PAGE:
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NEWS | Dec. 4, 2023

Ceremony Opens Yama Sakura 85 for Australian, U.S. Troops, JGSDF Members

By Sgt. 1st Class Michael Sword, 11th Airborne Division

With the temperatures outside below freezing, American soldiers from the U.S. Army's 11th Airborne Division and Japan Ground Self-Defense Force members stood tall, saluting the flags of their home countries. And for the first time in 41 years, Australian soldiers were alongside them, saluting their own.

Yama Sakura 85, now a trilateral command post exercise, continues the exercise’s long history of U.S. and Japanese cooperation adding a third participating partner country, bringing the soldiers of the Australian Army’s 1st division to the shores of Hokkaido.

“Australia's participation in Exercise Yama Sakura 85 is a significant step forward in our trilateral relationship,” said Maj. Gen. Scott Winter, commanding general of the Australian Army’s 1st Division. “After being observers of this excellent exercise for 10 years, we are very proud to have been invited to be full participants in this iteration.”

Matching the trilateral nature of the exercise, the opening ceremony at Camp Higashi-Chitose was just one across Japan, with two more happening simultaneously at Camp Sendai and Camp Asaka.

With nearly 6,000 troops representing the three countries across four locations in Japan and Joint Base Lewis-McChord in Washington State, U.S.A., YS 85 is a demonstration of projecting and sustaining forces outside the exercise’s simulation, while pushing the limits within it.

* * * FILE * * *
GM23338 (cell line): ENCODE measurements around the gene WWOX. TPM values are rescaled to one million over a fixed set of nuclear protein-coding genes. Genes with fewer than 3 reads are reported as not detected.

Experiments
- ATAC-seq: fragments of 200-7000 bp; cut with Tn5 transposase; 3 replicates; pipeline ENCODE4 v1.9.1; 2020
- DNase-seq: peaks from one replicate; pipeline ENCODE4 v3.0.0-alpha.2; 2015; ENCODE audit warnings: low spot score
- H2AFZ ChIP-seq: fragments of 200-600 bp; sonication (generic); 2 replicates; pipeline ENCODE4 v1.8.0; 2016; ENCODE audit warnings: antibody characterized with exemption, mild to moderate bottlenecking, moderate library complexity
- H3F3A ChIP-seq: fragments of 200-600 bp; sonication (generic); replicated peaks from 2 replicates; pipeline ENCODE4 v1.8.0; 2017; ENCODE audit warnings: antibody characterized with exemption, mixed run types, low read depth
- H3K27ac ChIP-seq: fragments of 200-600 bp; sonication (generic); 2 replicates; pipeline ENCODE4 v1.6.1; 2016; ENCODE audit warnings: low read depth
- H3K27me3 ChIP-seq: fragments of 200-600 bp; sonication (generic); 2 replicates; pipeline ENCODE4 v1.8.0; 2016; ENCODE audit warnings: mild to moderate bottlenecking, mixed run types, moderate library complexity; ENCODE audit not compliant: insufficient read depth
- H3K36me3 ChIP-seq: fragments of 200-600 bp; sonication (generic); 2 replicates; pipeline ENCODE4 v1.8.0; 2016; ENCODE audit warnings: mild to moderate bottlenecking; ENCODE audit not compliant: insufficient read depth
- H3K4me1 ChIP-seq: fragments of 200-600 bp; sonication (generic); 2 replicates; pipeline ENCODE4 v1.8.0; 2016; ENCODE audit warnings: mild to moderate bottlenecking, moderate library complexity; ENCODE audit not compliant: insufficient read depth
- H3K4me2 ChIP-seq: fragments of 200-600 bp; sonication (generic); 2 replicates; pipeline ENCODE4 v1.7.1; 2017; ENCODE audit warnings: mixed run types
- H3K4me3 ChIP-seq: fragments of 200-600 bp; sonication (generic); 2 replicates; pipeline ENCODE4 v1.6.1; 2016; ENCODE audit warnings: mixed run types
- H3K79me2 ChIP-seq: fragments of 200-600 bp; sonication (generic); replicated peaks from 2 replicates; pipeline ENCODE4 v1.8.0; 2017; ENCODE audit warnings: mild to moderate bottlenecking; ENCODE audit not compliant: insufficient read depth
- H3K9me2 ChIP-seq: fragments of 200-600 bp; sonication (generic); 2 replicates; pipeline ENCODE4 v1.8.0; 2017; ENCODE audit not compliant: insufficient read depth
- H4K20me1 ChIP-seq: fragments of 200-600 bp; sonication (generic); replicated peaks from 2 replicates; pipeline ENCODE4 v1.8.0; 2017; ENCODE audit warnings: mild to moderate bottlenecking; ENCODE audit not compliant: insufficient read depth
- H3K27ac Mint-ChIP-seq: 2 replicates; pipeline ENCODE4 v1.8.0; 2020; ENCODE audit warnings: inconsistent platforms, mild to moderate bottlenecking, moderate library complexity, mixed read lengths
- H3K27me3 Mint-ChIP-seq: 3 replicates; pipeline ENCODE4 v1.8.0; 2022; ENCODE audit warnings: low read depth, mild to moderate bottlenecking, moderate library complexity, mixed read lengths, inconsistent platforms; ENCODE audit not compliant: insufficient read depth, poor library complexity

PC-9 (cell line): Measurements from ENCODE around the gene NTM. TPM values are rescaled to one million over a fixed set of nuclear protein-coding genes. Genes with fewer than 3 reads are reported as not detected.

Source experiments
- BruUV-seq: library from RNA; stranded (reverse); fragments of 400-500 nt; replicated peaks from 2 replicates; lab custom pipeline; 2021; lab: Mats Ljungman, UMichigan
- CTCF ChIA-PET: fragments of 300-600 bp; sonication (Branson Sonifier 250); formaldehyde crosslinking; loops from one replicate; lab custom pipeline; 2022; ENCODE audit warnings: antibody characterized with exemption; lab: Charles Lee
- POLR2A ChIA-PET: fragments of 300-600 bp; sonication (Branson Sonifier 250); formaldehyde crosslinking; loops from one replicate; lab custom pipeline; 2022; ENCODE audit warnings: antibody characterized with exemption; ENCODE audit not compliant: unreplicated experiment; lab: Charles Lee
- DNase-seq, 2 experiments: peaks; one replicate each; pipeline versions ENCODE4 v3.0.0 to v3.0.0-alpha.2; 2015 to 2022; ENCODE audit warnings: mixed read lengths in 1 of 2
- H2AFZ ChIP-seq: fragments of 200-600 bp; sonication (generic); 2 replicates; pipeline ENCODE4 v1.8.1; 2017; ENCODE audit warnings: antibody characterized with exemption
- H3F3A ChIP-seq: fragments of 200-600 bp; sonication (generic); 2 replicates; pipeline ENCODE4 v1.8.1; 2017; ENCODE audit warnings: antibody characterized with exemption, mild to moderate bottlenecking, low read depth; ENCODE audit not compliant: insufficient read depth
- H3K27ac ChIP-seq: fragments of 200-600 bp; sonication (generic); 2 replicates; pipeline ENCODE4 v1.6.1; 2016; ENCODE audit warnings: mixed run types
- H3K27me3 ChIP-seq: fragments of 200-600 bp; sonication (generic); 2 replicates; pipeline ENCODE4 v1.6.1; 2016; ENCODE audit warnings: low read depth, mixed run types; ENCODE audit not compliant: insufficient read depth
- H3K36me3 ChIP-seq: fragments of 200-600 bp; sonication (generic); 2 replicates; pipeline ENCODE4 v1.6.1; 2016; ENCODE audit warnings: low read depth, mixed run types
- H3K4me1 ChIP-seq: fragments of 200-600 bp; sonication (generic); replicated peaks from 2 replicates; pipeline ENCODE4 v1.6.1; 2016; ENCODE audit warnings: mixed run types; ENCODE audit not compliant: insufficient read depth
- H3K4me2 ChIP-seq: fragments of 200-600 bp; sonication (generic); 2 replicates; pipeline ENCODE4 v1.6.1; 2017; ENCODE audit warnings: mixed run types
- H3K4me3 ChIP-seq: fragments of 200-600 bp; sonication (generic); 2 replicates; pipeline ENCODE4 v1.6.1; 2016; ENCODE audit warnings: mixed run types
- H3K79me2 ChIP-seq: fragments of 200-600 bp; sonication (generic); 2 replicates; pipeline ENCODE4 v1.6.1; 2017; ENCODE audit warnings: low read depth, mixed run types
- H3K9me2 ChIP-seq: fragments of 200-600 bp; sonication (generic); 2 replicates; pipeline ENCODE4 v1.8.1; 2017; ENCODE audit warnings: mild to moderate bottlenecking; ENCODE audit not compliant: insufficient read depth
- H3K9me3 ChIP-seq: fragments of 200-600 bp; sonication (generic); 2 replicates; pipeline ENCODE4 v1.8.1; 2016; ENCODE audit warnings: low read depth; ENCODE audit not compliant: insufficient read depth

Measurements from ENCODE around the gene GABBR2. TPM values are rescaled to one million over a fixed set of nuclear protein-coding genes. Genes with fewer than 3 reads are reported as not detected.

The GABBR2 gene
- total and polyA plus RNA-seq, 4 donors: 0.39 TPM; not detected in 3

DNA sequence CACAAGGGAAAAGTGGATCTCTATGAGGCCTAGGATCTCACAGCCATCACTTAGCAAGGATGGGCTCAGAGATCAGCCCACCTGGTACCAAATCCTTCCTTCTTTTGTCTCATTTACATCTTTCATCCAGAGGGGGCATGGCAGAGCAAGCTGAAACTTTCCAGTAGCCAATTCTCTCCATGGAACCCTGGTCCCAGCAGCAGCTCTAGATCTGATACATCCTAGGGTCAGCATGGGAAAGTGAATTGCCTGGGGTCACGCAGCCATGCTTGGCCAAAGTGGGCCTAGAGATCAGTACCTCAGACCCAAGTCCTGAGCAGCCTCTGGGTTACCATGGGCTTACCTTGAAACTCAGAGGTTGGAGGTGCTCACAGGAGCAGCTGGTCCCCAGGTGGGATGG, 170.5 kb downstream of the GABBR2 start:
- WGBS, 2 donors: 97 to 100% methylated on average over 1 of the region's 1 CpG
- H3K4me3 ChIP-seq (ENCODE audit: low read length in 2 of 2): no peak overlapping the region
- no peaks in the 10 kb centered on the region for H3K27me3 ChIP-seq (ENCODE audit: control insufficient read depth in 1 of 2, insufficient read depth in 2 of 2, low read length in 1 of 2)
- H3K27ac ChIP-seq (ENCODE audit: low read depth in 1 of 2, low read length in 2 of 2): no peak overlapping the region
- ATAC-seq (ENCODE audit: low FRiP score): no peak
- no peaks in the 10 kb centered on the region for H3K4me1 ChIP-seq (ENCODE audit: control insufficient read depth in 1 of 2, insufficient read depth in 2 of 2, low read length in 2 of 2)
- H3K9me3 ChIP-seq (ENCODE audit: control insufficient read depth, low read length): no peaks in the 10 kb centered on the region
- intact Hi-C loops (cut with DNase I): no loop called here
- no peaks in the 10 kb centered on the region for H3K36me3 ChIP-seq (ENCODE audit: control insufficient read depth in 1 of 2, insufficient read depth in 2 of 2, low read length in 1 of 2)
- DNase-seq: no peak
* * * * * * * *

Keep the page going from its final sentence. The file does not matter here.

“Over the next 10 days, our forces will participate in complex, challenging operations, including Multi-Domain Operations and with the JGSDF, Cross-Domain Operations,” said U.S. Army Maj. Gen. David B. Womack, commanding general of U.S. Army Japan. “There are things that only combat divisions can do, and to have combat divisions part of this exercise signifies a commitment and a difference from what has occurred in the previous 41 years.”

The presence of two U.S. divisions and an Australian division at this year’s Yama Sakura is an evolution sprung from both the long history of the exercise and events across the globe.

“I think it is essential to fundamentally reinforce our defense capabilities, and to further strengthen the deterrence and the response capabilities of the Japan-U.S. alliance in the region, to reinforce cooperation with like minded countries,” said Lt. Gen. Hiroaki Sueyoshi, commanding general of the Northern Army JGSDF.

While the exercise is primarily focused on readiness and improved operations between partner nations, YS 85 also helps build relationships in a way that’s unique to multi-national exercises.

“If you walk out of this building at night you will see Japanese, Americans and Australians gathered around, making plans, talking about the exercise,” said Womack. “But also talking about what matters to each other,” said Womack.

For more than forty years, Yama Sakura has demonstrated the strength of the relationship between the U.S. and Japan, and with the addition of Australia as an exercise participant, that commitment to a free and open Indo-Pacific grows more resolute.

“On behalf of general Flynn, the commander of U.S. Army Pacific, and also Lieutenant general Brunson, America’s First Corps, welcome to the start of Yama Sakura 85,” said Womack.

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